I hadn't been aware at the time but those photographs I had unknowingly studied had influenced me massively and I started seeing my accidental interpretations in my own work. Here are a few of my favourites from some of the great music photographers. I would love to see some of your favourite music shots in the comments. You can see if any has rubbed off on my work at http://www.paulhusbandphotography.com/
I'm still going to be a famous Rock'n'Roll star when I grow up.
Peter Milne's shot of Nick Cave from the Live Seeds photo. Nick just appearing from the top corner, Godlike, the worshippers attention held firmly with his presence as he casts his spells. Like the best live shots, you can hear it. If you ever see a full batch of any of my gig shoots, you will always see a few that go for this kinda composition. In fact, I even did it when shooting Nick Cave. I love to get the connection between the artist and the audience and I think that mainly comes from this shot and some Kevin Cummins shots.
It must have been very hard to not get a good shot of Iggy in his prime but this shot by Tom Copi has to be one of my favourites of all time. The true showman. The best! That audience would have done anything for him at that moment. A split second later and his arm probably wouldn't have been quite level, he wouldn't have had that expression connecting him with the audience member, his knee wouldn't have been bent just that way. It's perfect!
Anton Corbijn is one of those genius' whose work is instantly recognisable. As is Captain Beefheart and this is, I think, my favourite none live shot of all time. I have spent much longer than is probably appropriate staring into Don's eyes and trying to work him out here. What are they trying to say to us? Is it just a coincidence that this was used on his last album? For the longest time I thought that this was a photo of a cardboard cutout of Don which was placed in the desert but Gary Lucas, the great guitarist who was part of the Magic Band tells me it wasn't. I dunno. He'd know better than me, he was on the album after all but it still feels like a cardboard cutout to me. There's a strange stillness to it.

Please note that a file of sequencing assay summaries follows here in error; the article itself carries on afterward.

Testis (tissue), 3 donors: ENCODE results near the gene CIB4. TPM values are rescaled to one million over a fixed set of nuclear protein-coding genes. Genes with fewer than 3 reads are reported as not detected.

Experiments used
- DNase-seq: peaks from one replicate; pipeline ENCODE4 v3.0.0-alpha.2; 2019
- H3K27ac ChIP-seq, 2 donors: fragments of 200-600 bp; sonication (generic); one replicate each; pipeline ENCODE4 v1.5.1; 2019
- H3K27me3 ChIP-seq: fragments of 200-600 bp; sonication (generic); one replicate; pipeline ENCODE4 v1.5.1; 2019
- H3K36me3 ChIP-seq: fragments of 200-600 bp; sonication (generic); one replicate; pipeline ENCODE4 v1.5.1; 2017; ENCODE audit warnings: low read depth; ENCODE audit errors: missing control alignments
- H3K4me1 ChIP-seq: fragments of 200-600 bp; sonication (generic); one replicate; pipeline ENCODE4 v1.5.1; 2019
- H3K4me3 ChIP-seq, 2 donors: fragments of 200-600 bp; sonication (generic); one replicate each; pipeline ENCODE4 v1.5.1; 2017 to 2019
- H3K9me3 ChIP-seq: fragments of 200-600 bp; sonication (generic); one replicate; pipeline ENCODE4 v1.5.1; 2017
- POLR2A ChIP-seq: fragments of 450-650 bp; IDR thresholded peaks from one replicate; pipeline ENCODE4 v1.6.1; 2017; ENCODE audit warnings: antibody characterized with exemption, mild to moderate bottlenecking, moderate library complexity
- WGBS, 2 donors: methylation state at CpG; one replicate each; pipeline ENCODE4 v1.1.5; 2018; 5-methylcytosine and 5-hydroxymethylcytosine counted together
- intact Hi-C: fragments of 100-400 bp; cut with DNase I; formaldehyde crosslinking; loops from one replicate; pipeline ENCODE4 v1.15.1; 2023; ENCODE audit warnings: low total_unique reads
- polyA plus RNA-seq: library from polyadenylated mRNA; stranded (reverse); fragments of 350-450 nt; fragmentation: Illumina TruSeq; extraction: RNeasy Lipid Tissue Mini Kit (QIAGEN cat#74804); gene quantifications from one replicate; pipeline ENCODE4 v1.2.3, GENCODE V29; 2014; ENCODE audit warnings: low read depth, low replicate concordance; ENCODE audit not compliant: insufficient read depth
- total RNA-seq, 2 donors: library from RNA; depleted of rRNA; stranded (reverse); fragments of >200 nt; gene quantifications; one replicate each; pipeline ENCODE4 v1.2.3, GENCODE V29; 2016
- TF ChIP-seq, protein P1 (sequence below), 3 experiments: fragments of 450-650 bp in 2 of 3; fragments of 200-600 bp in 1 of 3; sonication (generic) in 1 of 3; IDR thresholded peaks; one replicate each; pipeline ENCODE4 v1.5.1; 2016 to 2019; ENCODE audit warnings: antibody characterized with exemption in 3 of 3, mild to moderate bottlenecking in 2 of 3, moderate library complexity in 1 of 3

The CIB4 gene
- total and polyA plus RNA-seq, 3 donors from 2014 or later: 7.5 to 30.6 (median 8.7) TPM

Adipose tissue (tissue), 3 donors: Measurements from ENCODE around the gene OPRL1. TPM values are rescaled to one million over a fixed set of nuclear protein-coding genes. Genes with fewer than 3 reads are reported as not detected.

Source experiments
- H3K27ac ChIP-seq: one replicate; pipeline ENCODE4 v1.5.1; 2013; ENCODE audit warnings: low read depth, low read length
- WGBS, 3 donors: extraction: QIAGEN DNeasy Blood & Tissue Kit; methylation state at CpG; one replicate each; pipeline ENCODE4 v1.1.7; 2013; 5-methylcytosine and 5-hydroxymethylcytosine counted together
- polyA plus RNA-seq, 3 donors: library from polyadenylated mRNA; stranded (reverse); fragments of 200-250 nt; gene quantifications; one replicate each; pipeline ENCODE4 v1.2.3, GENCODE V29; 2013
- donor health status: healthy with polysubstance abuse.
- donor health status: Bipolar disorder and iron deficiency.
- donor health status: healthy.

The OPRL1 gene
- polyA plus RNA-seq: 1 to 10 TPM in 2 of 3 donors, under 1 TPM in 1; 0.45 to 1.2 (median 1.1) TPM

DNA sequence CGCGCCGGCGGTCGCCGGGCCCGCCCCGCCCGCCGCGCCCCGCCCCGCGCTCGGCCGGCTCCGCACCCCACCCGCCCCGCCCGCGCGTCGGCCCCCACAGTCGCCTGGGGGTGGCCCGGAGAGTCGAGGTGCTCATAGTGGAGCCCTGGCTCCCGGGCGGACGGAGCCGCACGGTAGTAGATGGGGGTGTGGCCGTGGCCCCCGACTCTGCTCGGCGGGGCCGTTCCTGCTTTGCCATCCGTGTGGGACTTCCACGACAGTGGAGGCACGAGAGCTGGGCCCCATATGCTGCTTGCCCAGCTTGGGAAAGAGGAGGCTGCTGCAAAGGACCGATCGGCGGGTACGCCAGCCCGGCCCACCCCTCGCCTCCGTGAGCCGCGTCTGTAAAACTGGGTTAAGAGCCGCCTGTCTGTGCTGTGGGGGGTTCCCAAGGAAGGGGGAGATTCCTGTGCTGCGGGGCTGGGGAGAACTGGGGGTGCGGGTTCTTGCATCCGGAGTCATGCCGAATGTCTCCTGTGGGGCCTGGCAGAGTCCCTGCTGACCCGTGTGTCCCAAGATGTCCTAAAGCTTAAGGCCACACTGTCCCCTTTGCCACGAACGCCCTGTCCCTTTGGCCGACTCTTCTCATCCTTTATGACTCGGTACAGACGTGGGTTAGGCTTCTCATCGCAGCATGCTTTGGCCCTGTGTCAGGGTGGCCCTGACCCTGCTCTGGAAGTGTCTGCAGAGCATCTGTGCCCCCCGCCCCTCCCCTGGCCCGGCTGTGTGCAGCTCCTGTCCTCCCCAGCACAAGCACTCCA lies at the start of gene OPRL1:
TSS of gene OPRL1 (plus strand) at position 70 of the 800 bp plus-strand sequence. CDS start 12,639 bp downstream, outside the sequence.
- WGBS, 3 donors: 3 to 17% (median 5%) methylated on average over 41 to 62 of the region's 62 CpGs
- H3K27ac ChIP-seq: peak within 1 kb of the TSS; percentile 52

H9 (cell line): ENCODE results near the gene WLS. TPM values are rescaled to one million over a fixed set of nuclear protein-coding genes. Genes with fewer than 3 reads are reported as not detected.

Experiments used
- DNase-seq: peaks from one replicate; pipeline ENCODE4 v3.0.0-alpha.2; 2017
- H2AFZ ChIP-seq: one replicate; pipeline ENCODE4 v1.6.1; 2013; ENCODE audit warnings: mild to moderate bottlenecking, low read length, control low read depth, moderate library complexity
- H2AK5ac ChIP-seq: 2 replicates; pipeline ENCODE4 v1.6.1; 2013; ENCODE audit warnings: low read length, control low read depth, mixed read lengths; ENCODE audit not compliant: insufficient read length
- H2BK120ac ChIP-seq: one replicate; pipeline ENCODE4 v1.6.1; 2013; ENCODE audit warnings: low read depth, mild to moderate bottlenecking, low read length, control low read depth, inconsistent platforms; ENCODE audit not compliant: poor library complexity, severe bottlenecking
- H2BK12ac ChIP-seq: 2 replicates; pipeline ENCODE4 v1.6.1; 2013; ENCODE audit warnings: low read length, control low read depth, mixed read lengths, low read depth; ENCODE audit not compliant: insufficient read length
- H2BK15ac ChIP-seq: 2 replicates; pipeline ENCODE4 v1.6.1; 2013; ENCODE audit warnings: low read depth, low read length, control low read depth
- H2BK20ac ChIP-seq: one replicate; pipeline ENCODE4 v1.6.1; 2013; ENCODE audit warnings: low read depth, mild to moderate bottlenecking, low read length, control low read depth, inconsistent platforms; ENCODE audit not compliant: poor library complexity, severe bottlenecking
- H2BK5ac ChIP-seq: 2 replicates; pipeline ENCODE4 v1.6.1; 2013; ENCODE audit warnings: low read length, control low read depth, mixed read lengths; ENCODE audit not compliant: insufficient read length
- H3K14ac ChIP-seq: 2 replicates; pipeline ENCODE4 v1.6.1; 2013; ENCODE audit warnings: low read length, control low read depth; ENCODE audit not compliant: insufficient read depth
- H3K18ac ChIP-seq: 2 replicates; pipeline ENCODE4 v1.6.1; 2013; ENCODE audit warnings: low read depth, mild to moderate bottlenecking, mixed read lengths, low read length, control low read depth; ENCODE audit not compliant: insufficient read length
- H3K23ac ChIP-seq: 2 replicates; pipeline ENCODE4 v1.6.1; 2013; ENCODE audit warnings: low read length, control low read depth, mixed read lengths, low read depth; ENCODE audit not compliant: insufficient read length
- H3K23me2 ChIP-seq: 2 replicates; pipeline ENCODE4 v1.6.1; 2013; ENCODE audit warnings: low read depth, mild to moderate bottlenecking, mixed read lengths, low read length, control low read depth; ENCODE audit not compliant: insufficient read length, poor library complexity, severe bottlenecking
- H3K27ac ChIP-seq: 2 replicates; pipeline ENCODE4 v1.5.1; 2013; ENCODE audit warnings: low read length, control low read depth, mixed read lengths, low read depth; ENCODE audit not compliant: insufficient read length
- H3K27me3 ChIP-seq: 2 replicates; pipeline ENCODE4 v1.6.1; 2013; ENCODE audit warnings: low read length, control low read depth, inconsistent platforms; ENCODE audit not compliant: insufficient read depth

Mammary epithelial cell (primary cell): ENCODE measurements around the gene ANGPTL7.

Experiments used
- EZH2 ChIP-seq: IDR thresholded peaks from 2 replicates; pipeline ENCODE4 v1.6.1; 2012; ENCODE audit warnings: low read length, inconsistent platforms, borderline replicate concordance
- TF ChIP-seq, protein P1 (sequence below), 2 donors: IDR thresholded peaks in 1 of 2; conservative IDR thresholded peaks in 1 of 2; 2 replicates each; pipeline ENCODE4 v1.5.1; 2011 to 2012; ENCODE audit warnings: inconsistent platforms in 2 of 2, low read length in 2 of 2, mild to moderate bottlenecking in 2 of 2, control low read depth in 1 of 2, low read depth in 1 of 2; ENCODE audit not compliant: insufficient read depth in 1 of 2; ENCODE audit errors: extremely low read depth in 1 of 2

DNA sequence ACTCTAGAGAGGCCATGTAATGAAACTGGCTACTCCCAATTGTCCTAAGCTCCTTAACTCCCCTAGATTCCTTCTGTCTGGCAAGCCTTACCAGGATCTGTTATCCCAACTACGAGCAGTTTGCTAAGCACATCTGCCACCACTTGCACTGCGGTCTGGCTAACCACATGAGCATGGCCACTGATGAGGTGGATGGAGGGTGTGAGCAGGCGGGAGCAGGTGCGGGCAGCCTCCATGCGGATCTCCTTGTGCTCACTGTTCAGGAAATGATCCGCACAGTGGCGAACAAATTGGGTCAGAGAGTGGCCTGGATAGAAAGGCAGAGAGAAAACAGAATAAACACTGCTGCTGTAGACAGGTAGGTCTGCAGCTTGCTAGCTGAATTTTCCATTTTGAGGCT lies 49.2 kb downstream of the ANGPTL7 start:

Shari Denson was a friend before I even knew she was a photographer and defo before I realised what a bloody good one she is. I remember really studying her pictures as they would appear on my Facebook timeline. I had just got into photography and I used to enlarge each of her shots, wondering how she had done it. This is a more recent shot of Tom from The Blinders but what a shot. There's something slightly other worldly about it. A possessed musician on his own on the stage, enrapt in his music as Jimi would be. Proof that if you're a good photographer and you're photographing a good band, bad lighting will never really get in the way.
I've never found out who took this shot of The Pistols. I think it was just a press shot but what a press shot! The start of their fame, daft kids having fun and trying to shock the elders as kids have for centuries. The character, the joyousness and the moment. Steve Jones daft face. I just love it!
Again, I really wish I knew who took this portrait of Howlin' Wolf. The character and confidence. Someone sure of his abilities and talents and not shy to share them. Isn't that the face of someone you want to have a late night chat with?